Surface plasmon

Surface plasmons (SPs) are coherent delocalized electron oscillations that exist at the interface between any two materials where the real part of the dielectric function changes sign across the interface (e.g. a metal-dielectric interface, such as a metal sheet in air). SPs have lower energy than bulk (or volume) plasmons which quantise the longitudinal electron oscillations about positive ion cores within the bulk of an electron gas (or plasma).

The charge motion in a surface plasmon always creates electromagnetic fields outside (as well as inside) the metal. The total excitation, including both the charge motion and associated electromagnetic field, is called either a surface plasmon polariton at a planar interface, or a localized surface plasmon for the closed surface of a small particle.

The existence of surface plasmons was first predicted in 1957 by Rufus Ritchie. In the following two decades, surface plasmons were extensively studied by many scientists, the foremost of whom were T. Turbadar in the 1950s and 1960s, and Heinz Raether, E. Kretschmann, and A. Otto in the 1960s and 1970s. Information transfer in nanoscale structures, similar to photonics, by means of surface plasmons, is referred to as plasmonics.

Thermodynamic temperature

Thermodynamic temperature is the absolute measure of temperature and is one of the principal parameters of thermodynamics.

Thermodynamic temperature is defined by the third law of thermodynamics in which the theoretically lowest temperature is the null or zero point. At this point, absolute zero, the particle constituents of matter have minimal motion and can become no colder. In the quantum-mechanical description, matter at absolute zero is in its ground state, which is its state of lowest energy. Thermodynamic temperature is often also called absolute temperature, for two reasons: one, proposed by Kelvin, that it does not depend on the properties of a particular material; two that it refers to an absolute zero according to the properties of the ideal gas.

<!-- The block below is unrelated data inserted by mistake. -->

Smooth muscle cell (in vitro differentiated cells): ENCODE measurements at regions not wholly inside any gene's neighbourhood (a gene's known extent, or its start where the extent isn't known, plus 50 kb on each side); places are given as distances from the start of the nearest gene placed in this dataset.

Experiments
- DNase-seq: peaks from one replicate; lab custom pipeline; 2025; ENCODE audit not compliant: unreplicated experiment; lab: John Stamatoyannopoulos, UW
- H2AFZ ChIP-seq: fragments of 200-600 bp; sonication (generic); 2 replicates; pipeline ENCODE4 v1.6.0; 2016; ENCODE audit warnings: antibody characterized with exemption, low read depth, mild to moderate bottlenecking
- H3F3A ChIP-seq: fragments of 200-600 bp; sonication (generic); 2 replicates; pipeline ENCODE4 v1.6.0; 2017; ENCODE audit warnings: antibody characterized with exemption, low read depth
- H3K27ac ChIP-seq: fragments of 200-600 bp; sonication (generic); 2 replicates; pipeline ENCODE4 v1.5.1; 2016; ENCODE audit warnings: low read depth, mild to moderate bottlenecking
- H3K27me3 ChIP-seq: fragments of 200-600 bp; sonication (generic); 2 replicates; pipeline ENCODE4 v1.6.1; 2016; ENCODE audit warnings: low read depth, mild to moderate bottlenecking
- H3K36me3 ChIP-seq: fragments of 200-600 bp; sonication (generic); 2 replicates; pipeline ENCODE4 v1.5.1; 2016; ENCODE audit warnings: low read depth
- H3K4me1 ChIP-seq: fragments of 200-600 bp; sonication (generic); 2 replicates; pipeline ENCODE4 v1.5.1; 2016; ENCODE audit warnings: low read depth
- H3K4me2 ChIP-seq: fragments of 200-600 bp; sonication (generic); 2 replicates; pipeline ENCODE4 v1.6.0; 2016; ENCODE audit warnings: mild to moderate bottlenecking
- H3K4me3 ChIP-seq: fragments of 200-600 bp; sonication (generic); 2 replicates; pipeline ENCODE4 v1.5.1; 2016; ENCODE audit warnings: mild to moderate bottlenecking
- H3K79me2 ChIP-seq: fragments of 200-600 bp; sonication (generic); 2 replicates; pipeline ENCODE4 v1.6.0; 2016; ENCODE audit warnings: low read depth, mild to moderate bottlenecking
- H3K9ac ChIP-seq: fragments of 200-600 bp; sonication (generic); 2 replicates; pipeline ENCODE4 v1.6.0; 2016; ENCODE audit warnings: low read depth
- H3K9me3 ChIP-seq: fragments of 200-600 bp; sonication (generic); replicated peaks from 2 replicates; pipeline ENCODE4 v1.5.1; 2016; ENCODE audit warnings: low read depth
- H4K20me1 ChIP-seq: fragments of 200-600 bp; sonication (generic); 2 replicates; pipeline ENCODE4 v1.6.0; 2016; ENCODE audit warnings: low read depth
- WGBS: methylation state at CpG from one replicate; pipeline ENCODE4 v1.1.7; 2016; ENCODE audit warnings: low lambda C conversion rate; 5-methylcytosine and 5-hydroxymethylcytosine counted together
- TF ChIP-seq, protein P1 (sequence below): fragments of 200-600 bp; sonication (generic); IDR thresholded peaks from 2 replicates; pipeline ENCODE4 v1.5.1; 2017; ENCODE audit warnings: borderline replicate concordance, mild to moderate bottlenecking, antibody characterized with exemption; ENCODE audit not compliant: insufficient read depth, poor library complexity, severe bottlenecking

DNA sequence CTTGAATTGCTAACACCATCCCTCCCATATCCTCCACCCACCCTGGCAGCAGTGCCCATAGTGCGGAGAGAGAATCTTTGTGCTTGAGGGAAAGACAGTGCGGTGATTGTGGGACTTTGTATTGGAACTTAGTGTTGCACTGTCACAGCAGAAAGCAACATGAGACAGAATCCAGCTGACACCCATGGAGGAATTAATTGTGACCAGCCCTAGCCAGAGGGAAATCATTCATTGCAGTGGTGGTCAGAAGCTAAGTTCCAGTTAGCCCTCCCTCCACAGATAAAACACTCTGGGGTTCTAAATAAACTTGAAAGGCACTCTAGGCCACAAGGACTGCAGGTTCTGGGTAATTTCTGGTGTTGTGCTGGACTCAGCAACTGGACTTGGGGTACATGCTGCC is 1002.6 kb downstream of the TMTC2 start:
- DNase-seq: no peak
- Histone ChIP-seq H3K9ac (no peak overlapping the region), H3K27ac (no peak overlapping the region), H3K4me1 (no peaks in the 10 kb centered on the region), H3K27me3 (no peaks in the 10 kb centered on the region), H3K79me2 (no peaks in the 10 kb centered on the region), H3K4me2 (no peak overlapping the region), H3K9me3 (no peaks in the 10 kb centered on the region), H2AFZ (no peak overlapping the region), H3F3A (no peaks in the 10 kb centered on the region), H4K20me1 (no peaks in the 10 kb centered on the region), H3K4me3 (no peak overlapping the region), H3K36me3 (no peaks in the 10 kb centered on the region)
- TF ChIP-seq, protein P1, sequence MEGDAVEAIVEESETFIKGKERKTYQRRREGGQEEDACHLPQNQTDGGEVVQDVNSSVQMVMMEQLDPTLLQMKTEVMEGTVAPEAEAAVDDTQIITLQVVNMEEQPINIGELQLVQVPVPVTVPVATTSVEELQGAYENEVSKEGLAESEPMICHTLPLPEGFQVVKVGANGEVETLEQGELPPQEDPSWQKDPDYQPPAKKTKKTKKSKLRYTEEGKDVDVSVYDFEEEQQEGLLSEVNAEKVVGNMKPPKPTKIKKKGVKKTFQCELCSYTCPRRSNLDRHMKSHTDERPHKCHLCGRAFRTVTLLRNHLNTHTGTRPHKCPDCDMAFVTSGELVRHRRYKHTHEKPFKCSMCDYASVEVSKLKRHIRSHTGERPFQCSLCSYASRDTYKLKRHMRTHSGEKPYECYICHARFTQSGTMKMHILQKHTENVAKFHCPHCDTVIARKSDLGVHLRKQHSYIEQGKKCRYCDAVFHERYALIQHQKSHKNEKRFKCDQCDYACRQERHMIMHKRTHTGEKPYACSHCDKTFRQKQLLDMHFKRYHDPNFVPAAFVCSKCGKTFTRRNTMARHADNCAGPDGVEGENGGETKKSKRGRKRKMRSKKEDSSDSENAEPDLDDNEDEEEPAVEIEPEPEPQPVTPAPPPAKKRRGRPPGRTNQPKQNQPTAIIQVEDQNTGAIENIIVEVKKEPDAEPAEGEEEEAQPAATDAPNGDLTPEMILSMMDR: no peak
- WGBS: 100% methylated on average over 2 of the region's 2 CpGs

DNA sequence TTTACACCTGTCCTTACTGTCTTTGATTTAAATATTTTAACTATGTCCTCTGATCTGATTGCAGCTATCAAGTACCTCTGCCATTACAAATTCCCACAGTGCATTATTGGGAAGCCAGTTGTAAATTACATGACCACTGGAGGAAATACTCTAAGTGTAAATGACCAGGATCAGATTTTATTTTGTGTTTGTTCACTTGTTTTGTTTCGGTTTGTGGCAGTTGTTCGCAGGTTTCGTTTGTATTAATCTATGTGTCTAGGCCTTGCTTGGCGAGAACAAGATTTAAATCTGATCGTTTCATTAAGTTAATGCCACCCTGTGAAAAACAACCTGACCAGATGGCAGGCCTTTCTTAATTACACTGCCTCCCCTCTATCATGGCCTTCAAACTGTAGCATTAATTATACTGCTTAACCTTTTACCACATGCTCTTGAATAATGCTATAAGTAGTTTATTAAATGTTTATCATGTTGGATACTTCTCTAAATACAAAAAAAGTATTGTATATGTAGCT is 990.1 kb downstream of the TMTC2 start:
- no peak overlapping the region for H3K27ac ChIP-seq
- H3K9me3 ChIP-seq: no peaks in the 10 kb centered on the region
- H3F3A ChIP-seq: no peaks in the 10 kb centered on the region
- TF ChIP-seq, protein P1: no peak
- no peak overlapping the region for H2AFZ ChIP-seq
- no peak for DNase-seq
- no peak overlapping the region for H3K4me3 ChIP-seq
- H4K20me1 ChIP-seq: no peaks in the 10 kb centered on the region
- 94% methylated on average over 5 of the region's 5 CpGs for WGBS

The International System of Units specifies a particular scale for thermodynamic temperature. It uses the kelvin scale for measurement and selects the triple point of water at 273.16 K as the fundamental fixing point. Other scales have been in use historically. The Rankine scale, using the degree Fahrenheit as its unit interval, is still in use as part of the English Engineering Units in the United States in some engineering fields. ITS-90 gives a practical means of estimating the thermodynamic temperature to a very high degree of accuracy.

Roughly, the temperature of a body at rest is a measure of the mean of the energy of the translational, vibrational and rotational motions of matter's particle constituents, such as molecules, atoms, and subatomic particles. The full variety of these kinetic motions, along with potential energies of particles, and also occasionally certain other types of particle energy in equilibrium with these, make up the total internal energy of a substance. Internal energy is loosely called the heat energy or thermal energy in conditions when no work is done upon the substance by its surroundings, or by the substance upon the surroundings. Internal energy may be stored in a number of ways within a substance, each way constituting a "degree of freedom". At equilibrium, each degree of freedom will have on average the same energy: where is the Boltzmann constant, unless that degree of freedom is in the quantum regime. The internal degrees of freedom (rotation, vibration, etc.) may be in the quantum regime at room temperature, but the translational degrees of freedom will be in the classical regime except at extremely low temperatures (fractions of kelvins) and it may be said that, for most situations, the thermodynamic temperature is specified by the average translational kinetic energy of the particles.